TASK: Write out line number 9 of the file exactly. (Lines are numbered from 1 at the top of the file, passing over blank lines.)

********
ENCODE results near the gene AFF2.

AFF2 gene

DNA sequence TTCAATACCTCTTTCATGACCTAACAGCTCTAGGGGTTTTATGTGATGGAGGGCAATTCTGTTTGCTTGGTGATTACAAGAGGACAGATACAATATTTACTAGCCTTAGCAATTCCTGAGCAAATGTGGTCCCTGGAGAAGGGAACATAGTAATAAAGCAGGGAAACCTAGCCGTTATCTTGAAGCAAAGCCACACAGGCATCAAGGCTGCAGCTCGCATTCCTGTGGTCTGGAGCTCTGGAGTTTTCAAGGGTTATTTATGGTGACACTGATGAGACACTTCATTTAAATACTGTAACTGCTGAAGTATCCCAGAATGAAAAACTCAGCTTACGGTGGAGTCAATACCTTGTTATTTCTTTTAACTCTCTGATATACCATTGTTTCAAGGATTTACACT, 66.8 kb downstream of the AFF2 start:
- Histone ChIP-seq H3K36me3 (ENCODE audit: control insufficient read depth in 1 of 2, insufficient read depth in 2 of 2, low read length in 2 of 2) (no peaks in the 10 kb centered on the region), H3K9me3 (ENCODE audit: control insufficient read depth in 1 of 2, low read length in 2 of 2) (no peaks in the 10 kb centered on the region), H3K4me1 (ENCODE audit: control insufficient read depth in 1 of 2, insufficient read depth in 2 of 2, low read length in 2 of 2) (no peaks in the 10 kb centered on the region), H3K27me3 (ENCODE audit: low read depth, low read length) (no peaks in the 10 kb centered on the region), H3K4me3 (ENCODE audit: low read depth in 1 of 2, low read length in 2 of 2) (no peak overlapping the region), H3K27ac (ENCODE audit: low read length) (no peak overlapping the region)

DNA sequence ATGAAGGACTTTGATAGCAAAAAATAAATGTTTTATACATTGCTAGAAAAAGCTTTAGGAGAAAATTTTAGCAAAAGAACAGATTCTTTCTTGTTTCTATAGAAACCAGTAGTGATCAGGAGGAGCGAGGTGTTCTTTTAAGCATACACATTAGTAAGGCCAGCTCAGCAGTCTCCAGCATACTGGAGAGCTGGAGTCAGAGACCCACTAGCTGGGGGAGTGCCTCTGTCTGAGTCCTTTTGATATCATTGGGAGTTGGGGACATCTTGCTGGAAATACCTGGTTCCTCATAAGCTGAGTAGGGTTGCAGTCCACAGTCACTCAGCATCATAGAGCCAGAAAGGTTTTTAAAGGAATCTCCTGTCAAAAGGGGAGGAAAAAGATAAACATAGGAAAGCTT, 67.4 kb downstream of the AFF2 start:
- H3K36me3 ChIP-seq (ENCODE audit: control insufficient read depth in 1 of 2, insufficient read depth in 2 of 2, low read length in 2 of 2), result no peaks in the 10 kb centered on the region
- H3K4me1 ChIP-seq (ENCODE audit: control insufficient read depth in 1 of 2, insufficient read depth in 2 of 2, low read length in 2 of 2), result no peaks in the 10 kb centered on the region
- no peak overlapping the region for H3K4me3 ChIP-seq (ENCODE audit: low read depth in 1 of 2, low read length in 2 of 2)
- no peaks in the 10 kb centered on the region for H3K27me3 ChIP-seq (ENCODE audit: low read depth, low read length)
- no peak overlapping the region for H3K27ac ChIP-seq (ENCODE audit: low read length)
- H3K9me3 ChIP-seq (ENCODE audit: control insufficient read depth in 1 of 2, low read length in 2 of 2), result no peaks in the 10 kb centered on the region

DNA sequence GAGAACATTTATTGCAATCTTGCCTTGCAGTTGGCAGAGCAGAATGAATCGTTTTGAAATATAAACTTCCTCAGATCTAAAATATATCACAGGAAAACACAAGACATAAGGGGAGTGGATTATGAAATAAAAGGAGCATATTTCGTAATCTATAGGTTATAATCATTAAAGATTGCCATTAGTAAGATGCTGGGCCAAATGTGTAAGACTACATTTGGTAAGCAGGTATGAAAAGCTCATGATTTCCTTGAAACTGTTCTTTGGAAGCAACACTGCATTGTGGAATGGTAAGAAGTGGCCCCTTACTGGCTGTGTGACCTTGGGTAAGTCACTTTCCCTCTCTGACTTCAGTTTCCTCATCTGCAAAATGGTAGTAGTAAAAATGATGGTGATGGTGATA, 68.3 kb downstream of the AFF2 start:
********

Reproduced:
- no peaks in the 10 kb centered on the region for H3K27me3 ChIP-seq (ENCODE audit: low read depth, low read length)